12 Most Ingenious Ways to Generate Online Content
If it’s your job to update your organization’s website, issue the e-newsletters, write the blog, and keep the Facebook page going, you need content, and you need it now. The internet chews up a lot of copy, and feeding it is hard sometimes. Here are 12 ways you can round up ideas, copy and images for online content that your readers — and the search engines — will love.
1. Make a plan
Write down five or six types of topics that will engage people and help them connect with your brand… technical, how-to, gossip, social action, self-improvement… whatever your audience is interested in.
2. Ask questions
In your blog posts and social media circles, throw out topics for discussion.
3. Listen to your audience
They will tell you what they’d like to hear more about by how they respond to what you’ve already put out there.
4. Set up Google Alerts
This is the easiest content-generation thing you’ll ever do. It’s free, and you can get Google to serve up everything that has recently appeared on the internet on any subject you’re researching.
4. Subscribe to blogs
Read what’s going on in your industry and related activities. See what people are concerned with.
5. Repost, and add some value
Don’t just grab articles and regurgitate them; think about what the other author said and expand on it. Always cite sources, with links.
6. Use guest authors
They obviously like to write and will appreciate the search engine love that comes their way.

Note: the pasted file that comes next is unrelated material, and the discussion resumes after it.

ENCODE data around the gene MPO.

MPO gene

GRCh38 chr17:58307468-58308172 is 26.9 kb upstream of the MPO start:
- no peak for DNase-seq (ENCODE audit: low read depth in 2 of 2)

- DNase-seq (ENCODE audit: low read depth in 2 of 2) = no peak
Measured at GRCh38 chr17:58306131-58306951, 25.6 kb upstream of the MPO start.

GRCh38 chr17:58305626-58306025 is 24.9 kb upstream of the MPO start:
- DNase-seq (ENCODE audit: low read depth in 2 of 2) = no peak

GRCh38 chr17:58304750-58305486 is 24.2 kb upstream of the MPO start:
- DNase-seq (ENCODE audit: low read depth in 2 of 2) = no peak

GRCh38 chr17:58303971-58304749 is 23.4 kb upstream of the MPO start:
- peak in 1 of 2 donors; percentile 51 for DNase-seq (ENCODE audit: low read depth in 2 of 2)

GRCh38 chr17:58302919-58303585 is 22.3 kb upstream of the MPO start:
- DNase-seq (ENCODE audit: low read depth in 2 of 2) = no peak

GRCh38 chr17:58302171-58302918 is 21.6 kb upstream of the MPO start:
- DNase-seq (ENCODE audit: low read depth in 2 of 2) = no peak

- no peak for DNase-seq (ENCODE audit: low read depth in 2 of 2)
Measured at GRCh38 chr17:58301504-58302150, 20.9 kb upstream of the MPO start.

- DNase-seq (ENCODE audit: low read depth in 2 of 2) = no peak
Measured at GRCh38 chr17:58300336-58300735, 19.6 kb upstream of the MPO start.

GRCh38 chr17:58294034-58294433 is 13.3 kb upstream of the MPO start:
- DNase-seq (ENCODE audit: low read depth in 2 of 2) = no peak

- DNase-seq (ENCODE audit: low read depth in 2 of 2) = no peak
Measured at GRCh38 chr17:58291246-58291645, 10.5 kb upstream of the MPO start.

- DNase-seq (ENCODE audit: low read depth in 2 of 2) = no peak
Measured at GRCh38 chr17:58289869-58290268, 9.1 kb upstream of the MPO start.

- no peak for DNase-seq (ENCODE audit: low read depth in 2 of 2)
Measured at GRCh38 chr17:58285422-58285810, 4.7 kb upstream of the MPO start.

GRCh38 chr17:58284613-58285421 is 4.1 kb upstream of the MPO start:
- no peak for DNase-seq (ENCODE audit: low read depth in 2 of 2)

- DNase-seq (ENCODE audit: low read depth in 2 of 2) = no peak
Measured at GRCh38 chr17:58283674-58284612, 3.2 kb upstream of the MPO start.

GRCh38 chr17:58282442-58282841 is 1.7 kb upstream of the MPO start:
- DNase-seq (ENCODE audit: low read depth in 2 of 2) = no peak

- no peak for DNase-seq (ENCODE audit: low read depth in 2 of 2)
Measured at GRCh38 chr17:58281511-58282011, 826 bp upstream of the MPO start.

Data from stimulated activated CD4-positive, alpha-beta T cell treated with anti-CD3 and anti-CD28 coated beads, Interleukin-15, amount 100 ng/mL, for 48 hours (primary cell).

7. Do surveys
In your next e-newsletter, poll your readers on a topic, then write about what you learn.
8. Give lessons
You are an expert at something, so help others learn about that. Do tutorials, screencasts, e-books, and videos.
9. Get worked up
Find something you’re passionate about that relates to your subject, and do a little sermon about it. A bit of righteous indignation can be interesting.
10. Do reviews
New products, recent brand makeovers, books, other websites — these are all good subjects for critiques. Be thoughtful, respectful, helpful and fair.
11. Use image searches
If you have a vague idea for something you’d like to write about, go to your favorite stock photo site. Start searching on any words that relate to the concept you’re trying to flesh out. The images that pop up will give you ideas. The good stock photo sites are well-indexed for concepts and metaphors. Window-shopping is free.
12. Create mini-versions
If you have a long article, blog post, or website copy, break it down into bite-size chunks and feed it to the audience a little at a time. The snacks can lead them to the main meal.
What are your favorite idea-starters?
Featured image courtesy of ralphbijker licensed via creative commons.